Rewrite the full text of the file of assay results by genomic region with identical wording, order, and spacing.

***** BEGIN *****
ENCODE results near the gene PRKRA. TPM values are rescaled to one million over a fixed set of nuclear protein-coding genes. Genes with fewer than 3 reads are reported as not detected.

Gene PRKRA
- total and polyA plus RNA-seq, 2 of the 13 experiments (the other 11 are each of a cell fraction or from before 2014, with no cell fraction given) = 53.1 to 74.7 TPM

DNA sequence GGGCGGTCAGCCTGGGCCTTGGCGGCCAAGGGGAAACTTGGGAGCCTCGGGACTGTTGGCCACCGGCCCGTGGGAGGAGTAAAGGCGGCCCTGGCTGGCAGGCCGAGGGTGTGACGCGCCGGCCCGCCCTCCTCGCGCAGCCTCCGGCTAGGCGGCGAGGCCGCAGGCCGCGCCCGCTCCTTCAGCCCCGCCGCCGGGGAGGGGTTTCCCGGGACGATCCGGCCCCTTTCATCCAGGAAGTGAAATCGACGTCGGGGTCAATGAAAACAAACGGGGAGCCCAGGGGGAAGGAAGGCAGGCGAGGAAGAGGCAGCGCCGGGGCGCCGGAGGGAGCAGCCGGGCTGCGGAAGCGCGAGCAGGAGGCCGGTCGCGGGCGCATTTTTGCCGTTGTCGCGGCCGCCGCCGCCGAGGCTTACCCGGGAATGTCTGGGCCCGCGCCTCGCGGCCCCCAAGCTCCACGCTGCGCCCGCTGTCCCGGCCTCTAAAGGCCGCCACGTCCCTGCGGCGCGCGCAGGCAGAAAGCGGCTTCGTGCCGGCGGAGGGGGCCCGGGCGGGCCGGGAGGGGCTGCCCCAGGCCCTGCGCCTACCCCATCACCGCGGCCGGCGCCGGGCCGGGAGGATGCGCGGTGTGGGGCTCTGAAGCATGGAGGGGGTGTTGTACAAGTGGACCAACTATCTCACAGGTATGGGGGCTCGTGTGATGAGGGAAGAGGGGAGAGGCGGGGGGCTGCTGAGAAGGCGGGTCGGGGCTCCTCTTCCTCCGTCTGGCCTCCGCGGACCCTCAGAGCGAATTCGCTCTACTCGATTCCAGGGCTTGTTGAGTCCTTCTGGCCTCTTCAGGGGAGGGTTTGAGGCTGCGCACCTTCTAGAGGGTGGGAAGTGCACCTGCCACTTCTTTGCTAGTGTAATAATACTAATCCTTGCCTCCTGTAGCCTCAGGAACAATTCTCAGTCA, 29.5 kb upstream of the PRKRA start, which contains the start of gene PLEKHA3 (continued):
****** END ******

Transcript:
ENCODE results near the gene PRKRA. TPM values are rescaled to one million over a fixed set of nuclear protein-coding genes. Genes with fewer than 3 reads are reported as not detected.

Gene PRKRA
- total and polyA plus RNA-seq, 2 of the 13 experiments (the other 11 are each of a cell fraction or from before 2014, with no cell fraction given) = 53.1 to 74.7 TPM

DNA sequence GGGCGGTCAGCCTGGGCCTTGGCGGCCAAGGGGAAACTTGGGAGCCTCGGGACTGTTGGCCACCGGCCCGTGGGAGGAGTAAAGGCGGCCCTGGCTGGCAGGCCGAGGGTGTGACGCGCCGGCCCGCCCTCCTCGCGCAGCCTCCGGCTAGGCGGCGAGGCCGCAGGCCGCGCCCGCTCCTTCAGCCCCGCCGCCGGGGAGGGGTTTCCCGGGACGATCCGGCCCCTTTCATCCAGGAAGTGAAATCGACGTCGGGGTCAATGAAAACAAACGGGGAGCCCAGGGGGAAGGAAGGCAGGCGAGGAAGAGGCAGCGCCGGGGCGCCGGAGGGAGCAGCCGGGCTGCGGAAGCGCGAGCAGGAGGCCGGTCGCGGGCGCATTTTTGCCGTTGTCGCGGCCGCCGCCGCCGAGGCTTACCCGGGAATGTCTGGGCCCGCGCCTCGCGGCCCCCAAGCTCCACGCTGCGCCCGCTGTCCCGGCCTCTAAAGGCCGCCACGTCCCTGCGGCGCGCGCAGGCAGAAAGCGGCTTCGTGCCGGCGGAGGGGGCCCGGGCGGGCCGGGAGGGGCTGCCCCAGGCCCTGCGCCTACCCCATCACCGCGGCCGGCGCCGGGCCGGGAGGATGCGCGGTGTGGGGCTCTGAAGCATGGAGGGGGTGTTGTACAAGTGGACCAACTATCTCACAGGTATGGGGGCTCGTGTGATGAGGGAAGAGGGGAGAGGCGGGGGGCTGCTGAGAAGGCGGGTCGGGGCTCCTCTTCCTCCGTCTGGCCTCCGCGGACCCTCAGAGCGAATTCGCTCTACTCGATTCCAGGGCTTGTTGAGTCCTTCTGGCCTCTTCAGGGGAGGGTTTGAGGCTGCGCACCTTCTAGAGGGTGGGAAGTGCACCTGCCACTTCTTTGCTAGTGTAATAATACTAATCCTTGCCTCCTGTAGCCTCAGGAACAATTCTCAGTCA, 29.5 kb upstream of the PRKRA start, which contains the start of gene PLEKHA3 (continued):